Northern Air Cargo Flight 33 (a DC-6A, N313RS) was flying a cargo route (Emmonak-Aniak) when it crashed as it attempted an emergency landing at Russian Mission. The emergency landing was due to the number three engine catching fire. As the plane made its approach and when it was turning to final, its right wing was seen folding up. The plane rolled to the right, nose down and slammed into the ground. All 4 on board were killed. The cause of the crash was determined to be a fatigue failure in the engine and improper procedures regarding an emergency by the pilots on board.[30]


September 25, 2001
Northern Air Cargo Flight 690 (a DC-6BF, N867TA) crashed on landing at Alpine Airstrip in Deadhorse, Alaska. The left wing separated and the aircraft veered off the left side of the runway and was destroyed in a post-crash fire. All three crew on board survived, but the aircraft was written off.[31]



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  2. Accident description for N90981 at the Aviation Safety Network. Retrieved on 2014-11-1.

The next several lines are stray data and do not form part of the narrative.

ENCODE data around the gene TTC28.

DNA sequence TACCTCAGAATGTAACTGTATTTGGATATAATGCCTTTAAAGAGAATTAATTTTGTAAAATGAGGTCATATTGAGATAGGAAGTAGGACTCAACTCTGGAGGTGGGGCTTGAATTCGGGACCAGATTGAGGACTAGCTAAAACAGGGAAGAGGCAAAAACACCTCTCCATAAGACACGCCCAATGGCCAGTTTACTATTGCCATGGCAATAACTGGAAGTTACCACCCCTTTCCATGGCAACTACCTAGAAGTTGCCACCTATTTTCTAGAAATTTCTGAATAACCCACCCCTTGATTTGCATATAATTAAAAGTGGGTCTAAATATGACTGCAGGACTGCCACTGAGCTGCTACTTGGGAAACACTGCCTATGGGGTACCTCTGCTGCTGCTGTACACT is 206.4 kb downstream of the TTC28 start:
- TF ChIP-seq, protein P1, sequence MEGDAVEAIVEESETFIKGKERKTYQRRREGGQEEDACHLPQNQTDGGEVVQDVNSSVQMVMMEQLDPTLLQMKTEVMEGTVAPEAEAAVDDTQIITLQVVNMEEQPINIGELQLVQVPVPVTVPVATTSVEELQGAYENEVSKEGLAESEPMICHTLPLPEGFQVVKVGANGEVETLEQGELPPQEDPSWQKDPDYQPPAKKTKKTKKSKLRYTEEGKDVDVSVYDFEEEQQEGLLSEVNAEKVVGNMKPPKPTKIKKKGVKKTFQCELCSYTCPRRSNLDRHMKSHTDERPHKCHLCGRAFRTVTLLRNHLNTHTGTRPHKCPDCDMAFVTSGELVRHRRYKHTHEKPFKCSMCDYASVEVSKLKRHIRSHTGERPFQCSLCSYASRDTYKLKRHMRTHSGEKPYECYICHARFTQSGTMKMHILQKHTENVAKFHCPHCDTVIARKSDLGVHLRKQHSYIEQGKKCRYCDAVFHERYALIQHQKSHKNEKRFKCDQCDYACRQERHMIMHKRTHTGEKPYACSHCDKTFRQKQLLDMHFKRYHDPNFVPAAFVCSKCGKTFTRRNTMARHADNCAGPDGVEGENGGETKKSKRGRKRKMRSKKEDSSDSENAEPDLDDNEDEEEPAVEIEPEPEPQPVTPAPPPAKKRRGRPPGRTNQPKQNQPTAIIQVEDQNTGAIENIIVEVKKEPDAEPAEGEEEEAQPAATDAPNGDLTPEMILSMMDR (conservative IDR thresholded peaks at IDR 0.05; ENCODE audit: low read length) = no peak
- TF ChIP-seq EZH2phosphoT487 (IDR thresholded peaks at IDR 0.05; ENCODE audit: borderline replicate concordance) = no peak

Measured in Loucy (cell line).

3. Accident description for PH-TPJ at the Aviation Safety Network. Retrieved on 2014-11-1.
  4. Accident description for PI-C294 at the Aviation Safety Network. Retrieved on 2014-11-1.
  5. Accident description for PH-DFO at the Aviation Safety Network. Retrieved on 2014-11-1.
  6. Accident description for I-LINE at the Aviation Safety Network. Retrieved on 2014-11-1.
  7. "Marcella Mariani" Retrieved: January 22, 2010.
  8. Accident description for F-BGOD at the Aviation Safety Network. Retrieved on 2014-11-1.
  9. Accident description for CF-CUP at the Aviation Safety Network. Retrieved on 2014-11-1.
  10. Accident description for I-LEAD at the Aviation Safety Network. Retrieved on 2014-11-1.
  11. Accident description for F-BGTZ at the Aviation Safety Network. Retrieved on 2011-6-17.
  12. "Accident description 131582." Aviation Safety Network. Retrieved: May 11, 2011.
  13. "Accident description PP-AXD." Aviation Safety Network. Retrieved: September 23, 2011.
  14. Germano da Silva, Carlos Ari César (2008). "Torre de Babel". O rastro da bruxa: história da aviação comercial brasileira no século XX através dos seus acidentes 1928–1996 (in Portuguese) (2 ed.). Porto Alegre: EDIPUCRS. pp. 182–186. ISBN 978-85-7430-760-2. <templatestyles src="Module:Citation/CS1/styles.css"></templatestyles>